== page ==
This archived news story is available only for your personal, non-commercial use. Information in the story may be outdated or superseded by additional information. Reading or replaying the story in its archived form does not constitute a republication of the story.
The Latest: Impeachment hearings wrap up for the week
WASHINGTON (AP) — Democrats and Republicans on the House Intelligence Committee have made their closing arguments as they end the final impeachment hearing of the week — and perhaps the final hearing before they hand the probe over to the House Judiciary Committee.
House Intelligence Committee Chairman Adam Schiff laid out what the committee has learned over the course of seven hearings on President Donald Trump’s dealings with Ukraine. Schiff said the president believes “he is above the law” and “beyond accountability” as he pushed Ukraine to investigate Democrats and withheld military aid.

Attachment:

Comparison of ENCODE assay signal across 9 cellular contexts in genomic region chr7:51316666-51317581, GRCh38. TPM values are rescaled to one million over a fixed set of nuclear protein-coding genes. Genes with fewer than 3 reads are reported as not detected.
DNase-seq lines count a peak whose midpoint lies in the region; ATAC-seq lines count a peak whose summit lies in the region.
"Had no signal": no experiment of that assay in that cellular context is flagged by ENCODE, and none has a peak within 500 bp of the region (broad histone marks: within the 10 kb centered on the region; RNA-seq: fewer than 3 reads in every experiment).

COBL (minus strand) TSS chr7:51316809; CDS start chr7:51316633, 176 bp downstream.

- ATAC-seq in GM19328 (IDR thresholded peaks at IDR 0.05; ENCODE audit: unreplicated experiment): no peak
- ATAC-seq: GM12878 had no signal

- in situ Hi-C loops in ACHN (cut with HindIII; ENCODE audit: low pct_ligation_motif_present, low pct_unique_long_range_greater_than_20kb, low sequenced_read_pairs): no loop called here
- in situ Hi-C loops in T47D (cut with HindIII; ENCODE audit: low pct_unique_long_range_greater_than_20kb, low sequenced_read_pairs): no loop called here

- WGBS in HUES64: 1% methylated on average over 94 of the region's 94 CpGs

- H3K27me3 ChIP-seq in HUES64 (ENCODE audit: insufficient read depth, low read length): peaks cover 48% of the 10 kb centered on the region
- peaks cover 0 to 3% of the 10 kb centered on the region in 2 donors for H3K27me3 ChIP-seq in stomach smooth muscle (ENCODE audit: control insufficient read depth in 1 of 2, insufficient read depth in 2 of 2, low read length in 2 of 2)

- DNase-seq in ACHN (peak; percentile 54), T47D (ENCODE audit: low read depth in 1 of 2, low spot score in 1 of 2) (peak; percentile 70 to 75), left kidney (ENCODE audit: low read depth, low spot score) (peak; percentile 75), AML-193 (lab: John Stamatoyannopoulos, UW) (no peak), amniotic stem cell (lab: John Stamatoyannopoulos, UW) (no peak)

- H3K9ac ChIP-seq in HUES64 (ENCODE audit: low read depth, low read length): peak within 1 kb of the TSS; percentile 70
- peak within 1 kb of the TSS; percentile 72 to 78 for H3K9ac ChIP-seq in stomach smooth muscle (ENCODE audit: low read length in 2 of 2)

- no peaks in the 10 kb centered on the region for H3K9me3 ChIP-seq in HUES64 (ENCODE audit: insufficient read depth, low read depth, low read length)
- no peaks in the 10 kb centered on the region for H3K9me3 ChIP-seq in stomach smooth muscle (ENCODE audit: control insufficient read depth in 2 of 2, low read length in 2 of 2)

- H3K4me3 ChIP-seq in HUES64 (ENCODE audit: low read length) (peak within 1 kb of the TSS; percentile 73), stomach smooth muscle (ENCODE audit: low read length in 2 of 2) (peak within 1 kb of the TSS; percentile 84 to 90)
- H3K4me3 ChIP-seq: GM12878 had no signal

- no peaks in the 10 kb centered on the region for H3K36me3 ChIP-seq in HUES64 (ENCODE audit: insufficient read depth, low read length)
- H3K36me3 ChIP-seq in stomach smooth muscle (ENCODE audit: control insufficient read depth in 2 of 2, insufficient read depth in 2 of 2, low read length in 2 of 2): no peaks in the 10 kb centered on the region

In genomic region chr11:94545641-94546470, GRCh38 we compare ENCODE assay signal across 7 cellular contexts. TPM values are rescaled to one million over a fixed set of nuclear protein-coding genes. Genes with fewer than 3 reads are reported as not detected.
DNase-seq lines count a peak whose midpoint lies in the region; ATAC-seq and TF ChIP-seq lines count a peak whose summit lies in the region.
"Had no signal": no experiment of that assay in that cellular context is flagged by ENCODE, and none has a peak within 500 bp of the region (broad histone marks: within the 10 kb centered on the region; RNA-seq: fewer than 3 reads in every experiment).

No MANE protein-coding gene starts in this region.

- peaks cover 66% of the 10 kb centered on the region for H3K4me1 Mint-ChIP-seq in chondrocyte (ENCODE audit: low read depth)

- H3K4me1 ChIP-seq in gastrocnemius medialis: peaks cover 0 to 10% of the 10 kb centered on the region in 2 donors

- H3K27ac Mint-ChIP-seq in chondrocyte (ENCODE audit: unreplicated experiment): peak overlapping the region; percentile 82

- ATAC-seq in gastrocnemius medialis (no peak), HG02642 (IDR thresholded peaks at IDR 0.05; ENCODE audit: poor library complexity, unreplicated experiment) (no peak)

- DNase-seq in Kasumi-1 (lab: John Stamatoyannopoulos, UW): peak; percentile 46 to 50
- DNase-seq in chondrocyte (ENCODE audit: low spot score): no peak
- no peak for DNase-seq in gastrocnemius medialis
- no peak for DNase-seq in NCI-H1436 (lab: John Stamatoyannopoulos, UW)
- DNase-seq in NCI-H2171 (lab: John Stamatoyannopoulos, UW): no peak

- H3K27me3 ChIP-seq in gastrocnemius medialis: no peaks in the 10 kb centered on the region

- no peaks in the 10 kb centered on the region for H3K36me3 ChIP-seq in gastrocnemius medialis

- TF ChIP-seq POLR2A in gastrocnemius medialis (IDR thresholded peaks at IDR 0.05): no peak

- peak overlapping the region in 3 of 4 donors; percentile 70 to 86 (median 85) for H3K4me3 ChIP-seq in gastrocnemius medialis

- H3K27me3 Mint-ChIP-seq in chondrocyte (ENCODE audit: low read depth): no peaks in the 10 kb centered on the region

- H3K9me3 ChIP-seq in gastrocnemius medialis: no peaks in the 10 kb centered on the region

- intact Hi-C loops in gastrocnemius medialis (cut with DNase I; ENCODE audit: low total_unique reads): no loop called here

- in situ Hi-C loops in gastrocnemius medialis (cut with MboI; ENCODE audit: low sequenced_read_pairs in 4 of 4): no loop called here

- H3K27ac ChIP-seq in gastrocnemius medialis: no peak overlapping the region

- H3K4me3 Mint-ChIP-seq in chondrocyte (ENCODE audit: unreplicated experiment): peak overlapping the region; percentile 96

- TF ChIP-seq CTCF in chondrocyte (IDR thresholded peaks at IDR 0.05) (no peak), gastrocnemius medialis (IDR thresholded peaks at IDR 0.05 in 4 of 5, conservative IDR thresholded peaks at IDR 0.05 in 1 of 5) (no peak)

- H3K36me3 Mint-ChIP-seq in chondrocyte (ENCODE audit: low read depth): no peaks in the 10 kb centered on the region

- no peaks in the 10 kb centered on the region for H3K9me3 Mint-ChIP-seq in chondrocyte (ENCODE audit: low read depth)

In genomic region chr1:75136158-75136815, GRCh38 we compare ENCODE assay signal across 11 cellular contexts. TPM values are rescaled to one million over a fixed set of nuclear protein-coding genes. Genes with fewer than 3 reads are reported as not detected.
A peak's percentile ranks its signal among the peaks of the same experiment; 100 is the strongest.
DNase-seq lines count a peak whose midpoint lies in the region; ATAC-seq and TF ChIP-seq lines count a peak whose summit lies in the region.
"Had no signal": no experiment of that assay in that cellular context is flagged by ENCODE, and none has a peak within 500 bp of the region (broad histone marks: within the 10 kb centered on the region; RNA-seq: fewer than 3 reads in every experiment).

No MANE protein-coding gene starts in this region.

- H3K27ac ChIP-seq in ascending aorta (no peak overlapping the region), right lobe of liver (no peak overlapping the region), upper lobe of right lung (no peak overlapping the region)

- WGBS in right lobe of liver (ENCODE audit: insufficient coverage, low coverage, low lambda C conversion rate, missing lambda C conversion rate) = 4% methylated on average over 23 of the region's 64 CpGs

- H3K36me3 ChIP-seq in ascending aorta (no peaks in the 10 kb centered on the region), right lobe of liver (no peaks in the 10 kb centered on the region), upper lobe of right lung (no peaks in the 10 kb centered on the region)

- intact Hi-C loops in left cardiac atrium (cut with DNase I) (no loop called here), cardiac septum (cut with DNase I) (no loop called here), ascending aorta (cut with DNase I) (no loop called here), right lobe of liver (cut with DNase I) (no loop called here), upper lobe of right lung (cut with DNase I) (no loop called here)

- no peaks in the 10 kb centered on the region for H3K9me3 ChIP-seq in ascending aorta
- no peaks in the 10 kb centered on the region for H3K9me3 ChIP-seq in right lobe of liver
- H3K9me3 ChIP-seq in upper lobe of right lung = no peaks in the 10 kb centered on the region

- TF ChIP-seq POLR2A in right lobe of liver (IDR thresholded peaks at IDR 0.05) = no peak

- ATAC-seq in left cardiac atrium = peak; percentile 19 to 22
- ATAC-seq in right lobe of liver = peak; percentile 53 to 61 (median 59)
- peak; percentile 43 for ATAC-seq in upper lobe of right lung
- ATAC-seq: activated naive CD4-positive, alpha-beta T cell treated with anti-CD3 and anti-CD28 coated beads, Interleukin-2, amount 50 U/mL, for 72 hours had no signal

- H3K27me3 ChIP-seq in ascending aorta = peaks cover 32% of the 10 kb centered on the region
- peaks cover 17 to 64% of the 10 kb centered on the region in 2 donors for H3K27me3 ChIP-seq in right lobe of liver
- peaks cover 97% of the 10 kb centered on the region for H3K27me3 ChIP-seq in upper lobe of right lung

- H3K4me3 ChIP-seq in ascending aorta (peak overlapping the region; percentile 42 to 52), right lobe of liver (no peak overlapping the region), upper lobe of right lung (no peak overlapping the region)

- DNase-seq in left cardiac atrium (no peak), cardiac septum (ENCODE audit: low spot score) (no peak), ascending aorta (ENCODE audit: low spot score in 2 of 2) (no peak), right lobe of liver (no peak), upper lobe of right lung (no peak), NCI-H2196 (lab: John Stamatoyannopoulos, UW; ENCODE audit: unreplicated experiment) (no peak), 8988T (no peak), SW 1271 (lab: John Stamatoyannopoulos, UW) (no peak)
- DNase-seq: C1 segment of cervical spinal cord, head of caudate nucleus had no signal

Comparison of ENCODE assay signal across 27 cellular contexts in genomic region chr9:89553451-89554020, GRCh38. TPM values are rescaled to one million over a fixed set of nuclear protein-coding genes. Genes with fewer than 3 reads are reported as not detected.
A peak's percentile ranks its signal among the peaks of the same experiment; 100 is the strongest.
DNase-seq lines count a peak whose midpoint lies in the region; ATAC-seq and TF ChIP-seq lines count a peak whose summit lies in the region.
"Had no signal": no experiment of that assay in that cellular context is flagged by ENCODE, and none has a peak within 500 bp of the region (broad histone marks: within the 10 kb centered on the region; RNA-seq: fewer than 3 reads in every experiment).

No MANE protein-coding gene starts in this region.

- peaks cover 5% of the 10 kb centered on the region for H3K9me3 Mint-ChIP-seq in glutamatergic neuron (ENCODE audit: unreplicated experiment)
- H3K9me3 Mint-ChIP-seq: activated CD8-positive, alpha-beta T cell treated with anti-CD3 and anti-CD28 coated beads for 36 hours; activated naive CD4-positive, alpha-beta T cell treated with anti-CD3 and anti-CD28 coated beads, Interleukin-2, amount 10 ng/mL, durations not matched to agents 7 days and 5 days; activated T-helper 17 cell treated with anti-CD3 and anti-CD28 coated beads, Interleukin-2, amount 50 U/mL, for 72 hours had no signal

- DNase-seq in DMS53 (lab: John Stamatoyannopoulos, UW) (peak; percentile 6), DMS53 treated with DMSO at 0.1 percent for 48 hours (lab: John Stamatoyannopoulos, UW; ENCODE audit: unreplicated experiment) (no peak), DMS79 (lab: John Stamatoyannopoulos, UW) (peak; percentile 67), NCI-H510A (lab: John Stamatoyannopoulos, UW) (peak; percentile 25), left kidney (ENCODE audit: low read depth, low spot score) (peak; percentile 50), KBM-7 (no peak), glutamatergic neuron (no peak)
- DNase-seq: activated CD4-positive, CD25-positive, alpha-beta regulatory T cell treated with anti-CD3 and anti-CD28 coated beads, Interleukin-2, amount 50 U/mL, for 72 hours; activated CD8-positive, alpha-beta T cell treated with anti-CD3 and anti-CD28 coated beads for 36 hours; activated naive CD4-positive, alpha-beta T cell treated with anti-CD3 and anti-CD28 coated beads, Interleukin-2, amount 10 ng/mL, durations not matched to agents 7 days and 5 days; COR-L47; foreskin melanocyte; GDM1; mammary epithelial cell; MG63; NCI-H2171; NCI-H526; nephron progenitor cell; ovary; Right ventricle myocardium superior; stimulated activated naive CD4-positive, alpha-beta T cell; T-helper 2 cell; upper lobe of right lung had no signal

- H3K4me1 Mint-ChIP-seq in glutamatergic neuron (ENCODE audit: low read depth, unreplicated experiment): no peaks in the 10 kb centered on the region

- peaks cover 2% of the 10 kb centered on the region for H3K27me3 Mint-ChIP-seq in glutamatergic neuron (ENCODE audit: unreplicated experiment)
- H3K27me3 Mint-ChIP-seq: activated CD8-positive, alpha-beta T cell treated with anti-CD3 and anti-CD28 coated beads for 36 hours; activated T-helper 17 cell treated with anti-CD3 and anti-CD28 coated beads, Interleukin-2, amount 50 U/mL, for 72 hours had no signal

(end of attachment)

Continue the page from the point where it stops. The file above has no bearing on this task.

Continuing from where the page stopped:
He said Democrats will have to examine “what is our duty” as they decide on next steps.
The top Republican on the panel, California Rep. Devin Nunes, called the hearings “a show trial” and said they had a pre-determined verdict.
In Thursday’s hearing, the committee heard testimony from former White House national security adviser Fiona Hill and David Holmes, the political counselor at the U.S. Embassy in Ukraine.
The Latest: Israeli PM Netanyahu rejects indictment
JERUSALEM (AP) — Israeli Prime Minister Benjamin Netanyahu has rejected his indictment on an array of corruption charges, saying the country is witnessing an “attempted coup” against him.